I focused on my basic education when I was young. After I finished by bachelor’s degree, building my family was more important. When my children grew older I started focusing on my career and gave yet more time to continuing to build my education. And once I accomplished those I started giving more time to spiritual fulfillment and accomplishing other personal dreams I always had. While in one phase, I was not feeling sorry for myself because I was unable to fulfill some of my other goals right then and there. I knew that the time would come for that and that now was the time to focus on my current and most pressing priorities.

When I retire, I don’t want to find myself all alone because I focused too much on my career. I also don’t want to wait till I retire to do some things in life that I’d rather do while I’m younger and healthier. And I want to make sure that when I retire I’m as healthy as I possibly can be so that I can continue to live a full and satisfying life when work isn’t taking up a significant amount of my time. So I incorporate things into my life now that ensure I have a chance at a full post-career life. I have hobbies, I try to keep in touch with friends, I exercise as much as possible. I’m not perfect at any of those but when I reach retirement I can truthfully tell myself that I tried.

Your priorities and phases will be different from mine. You are not expected to live your life the way I have or to have my priorities. What you should expect from yourself is to live YOUR life based on YOUR priorities. You should be able to look at your life today and confidently say that you have a sense of self-satisfaction with what you are doing NOW. And you should be able to look at your life after retirement and know that you have something to look forward to.

Now sit down and prioritize. Work on your priorities and balance the time you give to each based on their order of importance. Do not dwell on what you cannot accomplish now. If you can’t accomplish it now it isn’t one of your priorities now so it’s not important now. The time for those things will come later.

I can truthfully say that I’ve lived life. I’ve done the things that are most important to me. And I have many things to look forward to when their time comes. This does not in any way mean that life or life’s choices have been easy. But I’ve tried to do as best I can. I’m satisfied. Alhamdulillah. Thanks be to God.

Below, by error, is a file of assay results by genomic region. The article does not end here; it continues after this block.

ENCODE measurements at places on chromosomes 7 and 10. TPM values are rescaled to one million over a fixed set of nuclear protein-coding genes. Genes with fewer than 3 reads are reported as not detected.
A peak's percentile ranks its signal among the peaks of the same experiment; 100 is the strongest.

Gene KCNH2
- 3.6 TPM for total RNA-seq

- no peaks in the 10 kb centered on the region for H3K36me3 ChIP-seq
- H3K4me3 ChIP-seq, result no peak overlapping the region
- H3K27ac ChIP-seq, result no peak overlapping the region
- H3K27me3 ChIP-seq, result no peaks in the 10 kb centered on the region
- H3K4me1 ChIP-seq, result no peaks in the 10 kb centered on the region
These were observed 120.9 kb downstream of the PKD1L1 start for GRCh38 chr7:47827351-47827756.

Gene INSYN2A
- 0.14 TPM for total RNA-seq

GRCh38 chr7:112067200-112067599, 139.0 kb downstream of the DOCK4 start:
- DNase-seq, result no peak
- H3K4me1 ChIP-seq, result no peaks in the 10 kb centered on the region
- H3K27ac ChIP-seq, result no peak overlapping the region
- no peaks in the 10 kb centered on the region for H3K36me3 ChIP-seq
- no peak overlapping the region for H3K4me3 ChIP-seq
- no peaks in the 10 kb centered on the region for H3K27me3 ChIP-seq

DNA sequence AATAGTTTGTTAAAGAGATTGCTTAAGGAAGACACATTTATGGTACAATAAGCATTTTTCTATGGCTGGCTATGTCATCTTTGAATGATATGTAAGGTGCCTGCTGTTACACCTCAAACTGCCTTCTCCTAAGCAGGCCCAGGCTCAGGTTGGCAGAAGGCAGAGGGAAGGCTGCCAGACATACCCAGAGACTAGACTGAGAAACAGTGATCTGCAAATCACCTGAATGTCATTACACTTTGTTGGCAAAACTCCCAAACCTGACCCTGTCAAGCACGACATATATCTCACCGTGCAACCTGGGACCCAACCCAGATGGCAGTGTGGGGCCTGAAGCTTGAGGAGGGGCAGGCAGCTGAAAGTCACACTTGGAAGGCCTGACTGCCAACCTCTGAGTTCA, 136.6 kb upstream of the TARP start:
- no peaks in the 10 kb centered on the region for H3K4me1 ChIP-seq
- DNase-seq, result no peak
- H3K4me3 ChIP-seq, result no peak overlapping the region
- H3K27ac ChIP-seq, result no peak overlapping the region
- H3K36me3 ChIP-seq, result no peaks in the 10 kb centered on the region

1. “Do not dwell on what you cannot accomplish now. If you can’t accomplish it now it isn’t one of your priorities now so it’s not important now.”

    This quote was like a wake up call to me. You have no idea about the lengths I would go to just to make myself miserable. All I do is think about what I definitely neither have the ability nor the resources to do right now and contemplate on how much of a failure I’m turning out to be. Thanks for this!

  2. @Nadia: “I have also realized for many years now that we go through phases in life and each phase requires and allows us to focus on some priorities at the expense of others.” Definitely. One problem I’ve always struggled with is the thought that I have to focus on everything at the same time. Of course that’s impossible, so I end up with this huge guilt trip and self-doubt (ex. “maybe I’m not really cut out to be a writer?” when I’m not writing). Thank you for a thoughtful post, Nadia.

    @Arwa: I hear you…

  3. I desperately needed to read this post. Nadia you are for me one example of how anyone can be successful at both home and career. I am a father who has happened to have 3 kids (twin and a boy) within 3 years (2009-2011) and this has delayed my career progress to a large extent as I need to give more time for family responsibility and support my wife. many times I end up sleepless at nights thinking of the opportunities I lost because I cannot work until 6 pm or travel extensively. Sometimes I get to the point of blaming the kids but then I realise that this is a phase I will pass and my priorities must adapt. Thanks again for reinforcing my own ideas.

  4. Elaborative post but in a way it’s addressing the issue in general. I know I have to get my life organized and prioritized but the problem is that I have so much work that’s eating all my time. I have almost no social life to speak of, I rarely meet my friends. Maybe I am drowning myself in work to somehow make up the time I have lost. I think I have to sit and make a whole new evaluation of my life because as much as I am successful in work, I am not even close to being happy or satisfied with my life.